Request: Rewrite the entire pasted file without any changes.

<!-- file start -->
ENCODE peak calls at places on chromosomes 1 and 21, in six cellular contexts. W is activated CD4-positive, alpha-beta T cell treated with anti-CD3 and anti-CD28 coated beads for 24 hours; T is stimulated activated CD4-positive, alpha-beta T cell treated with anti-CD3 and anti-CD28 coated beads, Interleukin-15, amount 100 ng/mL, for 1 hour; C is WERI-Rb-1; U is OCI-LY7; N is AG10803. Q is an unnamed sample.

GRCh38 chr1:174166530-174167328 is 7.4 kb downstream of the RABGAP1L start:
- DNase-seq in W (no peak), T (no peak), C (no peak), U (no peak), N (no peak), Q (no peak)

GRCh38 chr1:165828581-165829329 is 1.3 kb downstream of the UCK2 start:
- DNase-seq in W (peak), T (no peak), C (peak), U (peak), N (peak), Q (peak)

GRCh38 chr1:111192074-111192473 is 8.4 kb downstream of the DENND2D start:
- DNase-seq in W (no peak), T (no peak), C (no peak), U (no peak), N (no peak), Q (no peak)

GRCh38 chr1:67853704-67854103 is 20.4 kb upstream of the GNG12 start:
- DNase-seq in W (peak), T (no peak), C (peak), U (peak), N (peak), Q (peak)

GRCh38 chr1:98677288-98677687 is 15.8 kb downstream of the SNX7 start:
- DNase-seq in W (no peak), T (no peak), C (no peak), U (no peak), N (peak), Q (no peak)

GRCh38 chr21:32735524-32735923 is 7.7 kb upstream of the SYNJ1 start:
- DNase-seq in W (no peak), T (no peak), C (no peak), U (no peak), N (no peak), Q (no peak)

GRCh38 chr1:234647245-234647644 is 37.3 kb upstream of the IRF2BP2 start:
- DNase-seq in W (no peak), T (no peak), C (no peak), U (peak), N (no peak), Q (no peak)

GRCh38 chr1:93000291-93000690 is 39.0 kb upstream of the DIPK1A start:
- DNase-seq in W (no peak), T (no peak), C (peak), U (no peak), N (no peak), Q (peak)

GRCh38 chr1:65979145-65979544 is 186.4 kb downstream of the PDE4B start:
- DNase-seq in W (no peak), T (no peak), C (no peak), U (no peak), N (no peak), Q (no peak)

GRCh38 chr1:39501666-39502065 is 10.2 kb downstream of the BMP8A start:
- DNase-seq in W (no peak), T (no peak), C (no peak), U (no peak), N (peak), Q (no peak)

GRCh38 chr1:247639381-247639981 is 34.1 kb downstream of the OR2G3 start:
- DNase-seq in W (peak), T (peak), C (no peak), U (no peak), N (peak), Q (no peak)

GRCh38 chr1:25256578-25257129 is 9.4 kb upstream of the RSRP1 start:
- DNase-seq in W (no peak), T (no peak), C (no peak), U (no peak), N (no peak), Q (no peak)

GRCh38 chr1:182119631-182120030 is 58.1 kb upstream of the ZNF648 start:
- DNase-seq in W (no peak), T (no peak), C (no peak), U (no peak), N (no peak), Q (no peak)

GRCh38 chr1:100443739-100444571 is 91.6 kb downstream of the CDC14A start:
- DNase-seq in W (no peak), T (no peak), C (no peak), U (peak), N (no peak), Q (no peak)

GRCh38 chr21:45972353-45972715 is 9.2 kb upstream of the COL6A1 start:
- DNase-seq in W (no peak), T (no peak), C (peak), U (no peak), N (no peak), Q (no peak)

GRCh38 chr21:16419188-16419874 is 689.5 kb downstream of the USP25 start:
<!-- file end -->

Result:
ENCODE peak calls at places on chromosomes 1 and 21, in six cellular contexts. W is activated CD4-positive, alpha-beta T cell treated with anti-CD3 and anti-CD28 coated beads for 24 hours; T is stimulated activated CD4-positive, alpha-beta T cell treated with anti-CD3 and anti-CD28 coated beads, Interleukin-15, amount 100 ng/mL, for 1 hour; C is WERI-Rb-1; U is OCI-LY7; N is AG10803. Q is an unnamed sample.

GRCh38 chr1:174166530-174167328 is 7.4 kb downstream of the RABGAP1L start:
- DNase-seq in W (no peak), T (no peak), C (no peak), U (no peak), N (no peak), Q (no peak)

GRCh38 chr1:165828581-165829329 is 1.3 kb downstream of the UCK2 start:
- DNase-seq in W (peak), T (no peak), C (peak), U (peak), N (peak), Q (peak)

GRCh38 chr1:111192074-111192473 is 8.4 kb downstream of the DENND2D start:
- DNase-seq in W (no peak), T (no peak), C (no peak), U (no peak), N (no peak), Q (no peak)

GRCh38 chr1:67853704-67854103 is 20.4 kb upstream of the GNG12 start:
- DNase-seq in W (peak), T (no peak), C (peak), U (peak), N (peak), Q (peak)

GRCh38 chr1:98677288-98677687 is 15.8 kb downstream of the SNX7 start:
- DNase-seq in W (no peak), T (no peak), C (no peak), U (no peak), N (peak), Q (no peak)

GRCh38 chr21:32735524-32735923 is 7.7 kb upstream of the SYNJ1 start:
- DNase-seq in W (no peak), T (no peak), C (no peak), U (no peak), N (no peak), Q (no peak)

GRCh38 chr1:234647245-234647644 is 37.3 kb upstream of the IRF2BP2 start:
- DNase-seq in W (no peak), T (no peak), C (no peak), U (peak), N (no peak), Q (no peak)

GRCh38 chr1:93000291-93000690 is 39.0 kb upstream of the DIPK1A start:
- DNase-seq in W (no peak), T (no peak), C (peak), U (no peak), N (no peak), Q (peak)

GRCh38 chr1:65979145-65979544 is 186.4 kb downstream of the PDE4B start:
- DNase-seq in W (no peak), T (no peak), C (no peak), U (no peak), N (no peak), Q (no peak)

GRCh38 chr1:39501666-39502065 is 10.2 kb downstream of the BMP8A start:
- DNase-seq in W (no peak), T (no peak), C (no peak), U (no peak), N (peak), Q (no peak)

GRCh38 chr1:247639381-247639981 is 34.1 kb downstream of the OR2G3 start:
- DNase-seq in W (peak), T (peak), C (no peak), U (no peak), N (peak), Q (no peak)

GRCh38 chr1:25256578-25257129 is 9.4 kb upstream of the RSRP1 start:
- DNase-seq in W (no peak), T (no peak), C (no peak), U (no peak), N (no peak), Q (no peak)

GRCh38 chr1:182119631-182120030 is 58.1 kb upstream of the ZNF648 start:
- DNase-seq in W (no peak), T (no peak), C (no peak), U (no peak), N (no peak), Q (no peak)

GRCh38 chr1:100443739-100444571 is 91.6 kb downstream of the CDC14A start:
- DNase-seq in W (no peak), T (no peak), C (no peak), U (peak), N (no peak), Q (no peak)

GRCh38 chr21:45972353-45972715 is 9.2 kb upstream of the COL6A1 start:
- DNase-seq in W (no peak), T (no peak), C (peak), U (no peak), N (no peak), Q (no peak)

GRCh38 chr21:16419188-16419874 is 689.5 kb downstream of the USP25 start: